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Meat quality in focus

Meat quality in focus

This is advertiser content for Kiburnie Angus Stud.

Kilburnie Angus stud, Walcha, NSW, began performance recording in 1985 and, later, was one of the earliest herds enrolled in Angus Breedplan, according to stud principal David Murray.

Mr Murray has a passion for genetics, which led him to upgrade his commercial Angus herd to a seedstock business.

Initially, most cows were recorded as APR (Angus Performance Register) animals, but with a nucleus of Herd Book Register cows.

From a peak 500-cow herd in 2008, David and Sue Murray have scaled their operation back to an elite 150 breeders, turning off 60 bulls annually. These are sold at the annual on-property sale in spring.

Mr Murray is not apologetic - he is breeding bulls for clients who want their cattle to produce quality meat profitably.

"Quality meat is marbled meat. Processors want quality meat from high yielding carcases," he said.

"Commercial producers have to produce quality meat to survive and prosper. We produce bulls to meet these objectives."


Ten years ago Kilburnie Angus stud bought in a nucleus of cows from Te Mania, Tuwharetoa and Prime Angus studs to supplement their existing herd of high performance Angus.

Kilburnie stud is currently using Australian semen, mostly from Te Mania and Rennylea sires, and imported semen from Gardiner Angus Ranch, Kansas (USA).

"These three studs have consistently bred the animals with superior meat quality attributes that our clients need," David Murray said.

As part of its investment in genetics, Kilburnie Angus is concentrating on using and breeding bulls in the top one per cent of the breed for all four Angus indices.

"These indices balance all the performance data we are breeding for," Mr Murray said.

Bull calves are on the ground in July and August and weaned at seven to eight months old with an expected weight of 270-280 kilograms. From weaning, the young bulls are expected to gain 1kg per day weight grazing improved pastures and supplemented with grain.

By sale day, yearling bulls are expected to weigh at least 500kg and two-year-old bulls should be 600-700kg.

"Our focus on weights is driven by our clients' feedback. They want to wean steers at 300 to 320kg," Mr Murray said.

"They want 21-month-old steers to weigh out at 600kg live for a 320 kg carcase.

"These growth rates mean people in our district, using our bulls - where we have really cold winters - can finish their steers before the second winter.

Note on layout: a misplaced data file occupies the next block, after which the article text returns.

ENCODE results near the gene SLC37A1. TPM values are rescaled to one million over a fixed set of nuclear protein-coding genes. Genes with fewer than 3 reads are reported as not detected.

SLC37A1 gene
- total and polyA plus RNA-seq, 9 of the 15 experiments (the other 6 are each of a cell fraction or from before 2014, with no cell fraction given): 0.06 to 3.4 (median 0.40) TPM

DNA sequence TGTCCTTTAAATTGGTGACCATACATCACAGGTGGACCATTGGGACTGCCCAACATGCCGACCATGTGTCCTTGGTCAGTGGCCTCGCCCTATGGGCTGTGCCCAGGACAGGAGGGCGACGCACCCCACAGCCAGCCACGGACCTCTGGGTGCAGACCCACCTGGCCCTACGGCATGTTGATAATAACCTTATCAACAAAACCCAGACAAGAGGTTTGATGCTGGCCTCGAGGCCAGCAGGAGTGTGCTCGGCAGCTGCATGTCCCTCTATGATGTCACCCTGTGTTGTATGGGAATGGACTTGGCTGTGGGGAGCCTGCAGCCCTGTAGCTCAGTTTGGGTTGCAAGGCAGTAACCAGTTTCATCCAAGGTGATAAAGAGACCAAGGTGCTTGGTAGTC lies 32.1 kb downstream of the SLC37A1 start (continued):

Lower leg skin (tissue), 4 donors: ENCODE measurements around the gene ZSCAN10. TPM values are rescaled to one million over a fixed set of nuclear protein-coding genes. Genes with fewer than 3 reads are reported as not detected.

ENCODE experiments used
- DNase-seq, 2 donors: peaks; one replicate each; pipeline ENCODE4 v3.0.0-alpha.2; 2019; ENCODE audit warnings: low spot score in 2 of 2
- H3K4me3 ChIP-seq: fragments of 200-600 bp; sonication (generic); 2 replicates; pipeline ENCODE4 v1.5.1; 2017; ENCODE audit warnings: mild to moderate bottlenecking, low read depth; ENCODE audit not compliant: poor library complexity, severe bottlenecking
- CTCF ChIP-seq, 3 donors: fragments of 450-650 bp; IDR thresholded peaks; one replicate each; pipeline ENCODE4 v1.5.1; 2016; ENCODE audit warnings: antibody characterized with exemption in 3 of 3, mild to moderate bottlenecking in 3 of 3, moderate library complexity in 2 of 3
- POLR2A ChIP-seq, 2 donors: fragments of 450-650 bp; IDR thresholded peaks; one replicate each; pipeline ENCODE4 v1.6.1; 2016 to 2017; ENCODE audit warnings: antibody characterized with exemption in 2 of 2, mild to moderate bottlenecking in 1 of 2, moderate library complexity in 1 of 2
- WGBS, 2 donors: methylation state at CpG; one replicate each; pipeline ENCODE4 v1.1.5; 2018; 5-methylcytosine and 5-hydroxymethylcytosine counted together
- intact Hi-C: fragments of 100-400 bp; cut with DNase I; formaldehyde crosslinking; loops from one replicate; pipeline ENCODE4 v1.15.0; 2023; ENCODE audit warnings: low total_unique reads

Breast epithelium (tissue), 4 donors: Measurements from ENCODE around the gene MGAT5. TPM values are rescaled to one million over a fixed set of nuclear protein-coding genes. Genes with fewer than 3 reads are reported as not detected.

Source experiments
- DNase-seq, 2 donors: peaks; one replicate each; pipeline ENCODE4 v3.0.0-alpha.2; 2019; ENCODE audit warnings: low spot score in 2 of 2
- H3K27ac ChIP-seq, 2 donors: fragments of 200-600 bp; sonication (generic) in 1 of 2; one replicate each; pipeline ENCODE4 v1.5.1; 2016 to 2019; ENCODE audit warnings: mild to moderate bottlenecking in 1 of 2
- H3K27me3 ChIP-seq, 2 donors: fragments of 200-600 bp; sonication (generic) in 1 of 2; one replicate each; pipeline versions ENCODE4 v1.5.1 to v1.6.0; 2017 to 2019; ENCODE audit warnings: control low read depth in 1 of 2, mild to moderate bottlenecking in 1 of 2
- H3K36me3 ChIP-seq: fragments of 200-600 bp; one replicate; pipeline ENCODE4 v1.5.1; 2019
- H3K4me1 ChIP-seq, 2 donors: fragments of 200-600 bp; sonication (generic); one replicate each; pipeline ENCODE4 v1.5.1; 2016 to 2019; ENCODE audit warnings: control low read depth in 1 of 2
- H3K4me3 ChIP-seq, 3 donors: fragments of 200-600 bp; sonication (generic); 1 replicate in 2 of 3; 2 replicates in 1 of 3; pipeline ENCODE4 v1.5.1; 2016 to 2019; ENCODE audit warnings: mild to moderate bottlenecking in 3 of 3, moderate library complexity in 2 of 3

"Above all else, they must meet modern meat quality specifications."

STUD SUCCESS: Kilburnie stud principal David Murray uses a range of performance information and selection tools to guide his breeding decisions.


Mr Murray is getting feedback on the carcase performance of steers bred from Kilburnie bulls.

A number of co-operators have been helping Mr Murray to collect carcase information on grass-fed steers.

"Two clients have bred steers by AI using our bulls. These are grown out on grass on other properties," Mr Murray said.

"Performance is monitored and measured and, after slaughter, we get carcase feedback including Meat Standards Australia (MSA) index values and marbling.

"That helps us identify bulls that produce progeny that can attract premiums.

"In the most recent group of animals, all steers were well into the top 20 per cent for marbling and most were also in the top 20pc for meat yield."

The second main source of carcase information for Mr Murray has been the Angus Sire Benchmarking Program (ASBP).

"The ASBP is one of the fairest and most accurate progeny test programs being run in Australia. It has been an invaluable source of information for us," he said.

Kilburnie Angus has had 10 bulls accepted into the Angus Sire Benchmarking Program during the past eight years.


EBVs are also used in selecting breeding females for the self-replacing herd.

All heifers and young cows are naturally joined to prove their fertility while artificial insemination and embryo transfer are used extensively on the older cows to drive genetic progress.

"We base our breeding decisions on culling empty cows rather than using intervention to encourage cycling," Mr Murray said.

"Our clients need to know their heifers and cows can get in-calf with natural joining. We're breeding animals for calving ease. We want them to be fertile, so fertility is also recorded.

"We cull females that are likely to have calves with big birth weights, slow growth rates and poor fertility. If heifers get in calf on our tough country, they won't struggle to get pregnant on our clients' properties.

"We also want cows to grow as rapidly as possible to 600-day weights, from 550-600kg in our case. We want them to perform on grass alone after they get to that age and weight."

Cows are udder and teat scored after the first lactation. Roger Evans, of Bovine Scanning Services, is the independent assessor used by Kilburnie stud for all structural scoring.

Another EBV focused on is smooth coat due to the number of Kilburnie clients whose weaners enter the feedlot system.

This is advertiser content for Kilburnie Angus Stud.